To support students practicing with performing proofs in logic, we have developed three systems: LogEx, LogAx and LogInd.
LogEx is an Intelligent Tutoring System (ITS) in which a student can
practice the rewriting of propositional logic formulae using standard equivalences
such as De Morgan's law or distribution. The LogEx domain reasoner cal-
culates feedback automatically for propositional logic expressions submitted by
students when solving an exercise. For this purpose it uses domain knowledge,
such as rewrite steps, common mistakes, and procedures for solving an exercise.
LogEx is based on the Ideas framework, which supports the development of
ITSs that automatically generate feedback and help for step-wise exercises, for
a wide range of problem domains.
The LogEx system supports three different types of exercises: rewriting a
formula in disjunctive normal form, in conjunctive normal form, and proving the
equivalence of two formulae. Students enter their solution step-wise, providing
the next step and the corresponding rule name of the step, and receive feedback
after each step. LogEx points out syntax errors, it recognizes a wrongly motivated
but correct step, and it provides informative feedback if a common mistake occurs
(a so-called buggy rule). An example of the latter might be the distribution of
a conjunction over a conjunction. Although the result is an equivalent formula,
this application of distribution is incorrect. Our aim is to let the way of working
in LogEx resemble solving exercises using pen-and-paper as much as possible.
Hence, the equivalence proof component of LogEx facilitates working in two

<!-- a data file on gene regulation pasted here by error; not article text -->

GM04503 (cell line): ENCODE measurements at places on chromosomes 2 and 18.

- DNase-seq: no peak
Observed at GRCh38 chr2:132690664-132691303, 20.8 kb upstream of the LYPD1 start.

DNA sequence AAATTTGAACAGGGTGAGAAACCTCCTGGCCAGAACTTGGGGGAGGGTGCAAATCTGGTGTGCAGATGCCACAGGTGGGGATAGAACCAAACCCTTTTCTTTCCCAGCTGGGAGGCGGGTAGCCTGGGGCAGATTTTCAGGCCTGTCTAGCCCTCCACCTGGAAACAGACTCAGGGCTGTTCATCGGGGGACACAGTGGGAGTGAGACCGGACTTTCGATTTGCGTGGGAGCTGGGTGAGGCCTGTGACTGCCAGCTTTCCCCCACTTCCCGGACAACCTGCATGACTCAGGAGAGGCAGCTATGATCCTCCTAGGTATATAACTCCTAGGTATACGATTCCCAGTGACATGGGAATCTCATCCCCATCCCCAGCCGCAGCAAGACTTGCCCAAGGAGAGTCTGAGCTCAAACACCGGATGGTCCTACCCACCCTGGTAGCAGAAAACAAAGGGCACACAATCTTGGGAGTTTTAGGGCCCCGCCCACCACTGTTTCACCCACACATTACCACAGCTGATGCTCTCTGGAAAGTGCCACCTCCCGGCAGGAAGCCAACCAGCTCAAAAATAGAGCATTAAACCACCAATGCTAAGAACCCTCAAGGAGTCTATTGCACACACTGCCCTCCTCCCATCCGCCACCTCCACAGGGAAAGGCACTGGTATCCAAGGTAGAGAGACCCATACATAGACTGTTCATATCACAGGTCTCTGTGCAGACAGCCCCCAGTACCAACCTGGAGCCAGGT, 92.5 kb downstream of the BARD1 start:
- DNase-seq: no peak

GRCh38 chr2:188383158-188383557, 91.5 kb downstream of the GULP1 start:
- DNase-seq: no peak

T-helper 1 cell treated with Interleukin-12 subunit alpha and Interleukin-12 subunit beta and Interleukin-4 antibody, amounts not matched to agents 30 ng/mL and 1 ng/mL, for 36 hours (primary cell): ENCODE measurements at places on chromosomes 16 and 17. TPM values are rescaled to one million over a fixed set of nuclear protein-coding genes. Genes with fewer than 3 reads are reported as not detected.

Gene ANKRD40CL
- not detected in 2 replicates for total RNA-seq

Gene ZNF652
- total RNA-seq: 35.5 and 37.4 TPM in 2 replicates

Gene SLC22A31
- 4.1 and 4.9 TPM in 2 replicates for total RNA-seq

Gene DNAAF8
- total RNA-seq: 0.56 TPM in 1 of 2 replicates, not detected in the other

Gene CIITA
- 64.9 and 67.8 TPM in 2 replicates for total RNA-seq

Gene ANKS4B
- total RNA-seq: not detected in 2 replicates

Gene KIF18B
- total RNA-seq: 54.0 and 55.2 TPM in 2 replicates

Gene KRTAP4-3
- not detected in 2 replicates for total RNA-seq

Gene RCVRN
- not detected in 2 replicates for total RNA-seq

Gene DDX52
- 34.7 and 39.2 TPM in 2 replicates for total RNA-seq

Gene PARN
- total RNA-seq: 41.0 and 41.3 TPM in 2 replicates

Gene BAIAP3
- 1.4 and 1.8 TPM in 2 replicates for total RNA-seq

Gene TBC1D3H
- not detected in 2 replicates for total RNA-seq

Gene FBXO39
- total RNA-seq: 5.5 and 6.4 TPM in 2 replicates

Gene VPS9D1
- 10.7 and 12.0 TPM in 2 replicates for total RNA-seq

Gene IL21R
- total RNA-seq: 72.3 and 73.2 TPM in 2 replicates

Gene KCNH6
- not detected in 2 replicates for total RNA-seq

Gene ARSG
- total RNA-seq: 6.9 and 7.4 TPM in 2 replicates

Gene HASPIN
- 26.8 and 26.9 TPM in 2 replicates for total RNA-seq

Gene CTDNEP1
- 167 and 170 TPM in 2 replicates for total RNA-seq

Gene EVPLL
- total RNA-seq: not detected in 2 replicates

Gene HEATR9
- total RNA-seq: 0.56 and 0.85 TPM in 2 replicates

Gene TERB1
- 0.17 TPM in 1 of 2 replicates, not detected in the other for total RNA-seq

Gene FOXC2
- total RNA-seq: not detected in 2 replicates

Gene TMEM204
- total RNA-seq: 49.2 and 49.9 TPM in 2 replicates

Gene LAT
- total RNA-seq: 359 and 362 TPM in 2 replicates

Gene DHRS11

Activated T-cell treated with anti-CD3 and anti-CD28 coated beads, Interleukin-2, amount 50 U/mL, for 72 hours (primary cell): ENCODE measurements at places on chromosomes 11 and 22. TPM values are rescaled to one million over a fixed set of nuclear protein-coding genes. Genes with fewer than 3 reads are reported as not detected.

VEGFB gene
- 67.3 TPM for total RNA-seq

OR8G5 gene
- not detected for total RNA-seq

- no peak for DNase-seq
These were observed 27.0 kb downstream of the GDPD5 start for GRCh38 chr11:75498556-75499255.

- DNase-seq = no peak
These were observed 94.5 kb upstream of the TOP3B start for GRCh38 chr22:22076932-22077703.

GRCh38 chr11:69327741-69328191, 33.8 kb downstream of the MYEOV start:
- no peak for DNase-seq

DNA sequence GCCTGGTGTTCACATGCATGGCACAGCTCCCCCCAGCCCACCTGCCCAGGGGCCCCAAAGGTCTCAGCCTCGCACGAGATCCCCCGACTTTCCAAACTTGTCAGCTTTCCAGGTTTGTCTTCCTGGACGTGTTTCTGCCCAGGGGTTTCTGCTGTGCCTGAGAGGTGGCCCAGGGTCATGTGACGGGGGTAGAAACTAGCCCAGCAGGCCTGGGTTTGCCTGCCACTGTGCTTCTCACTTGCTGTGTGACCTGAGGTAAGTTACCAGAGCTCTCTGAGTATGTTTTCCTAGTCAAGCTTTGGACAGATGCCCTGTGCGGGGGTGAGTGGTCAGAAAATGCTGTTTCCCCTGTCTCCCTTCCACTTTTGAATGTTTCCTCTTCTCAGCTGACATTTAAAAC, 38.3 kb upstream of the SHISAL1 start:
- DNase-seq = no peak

directions. For example, a student can start rewriting the second formula, then
switch to the first formula, and go back to the second.
In LogAx  a student can practice with performing Hilbert-style proposi-
tional logic proofs. LogAx oers the same type of help as LogEx: informative
feedback, layered hints, next steps and complete solutions. If suitable, a first hint in LogAx will be a reachable subgoal. LogAx uses a dialog box in which a student chooses the axiom or rule she wants to apply. The actual application of the rule is performed by LogAx. In this way, the student can concentrate on the strategy, and occurrences of syntax mistakes such as missing parentheses are minimized.
To give feedback and help, we adapt the algorithm of Bolotov, which gener-
ates natural deduction proofs, to Hilbert-style axiomatic proofs. This adaptation
can generate a proof for any provable consequence of a set of formulae, and also
complete any partial proof.
Our latest tool, LogInd, is a tutoring system for practicing the structural
induction proof technique. LogInd guides a student through an inductive proof
by explicitly asking to state and prove a base step, an induction hypothesis and
the inductive steps.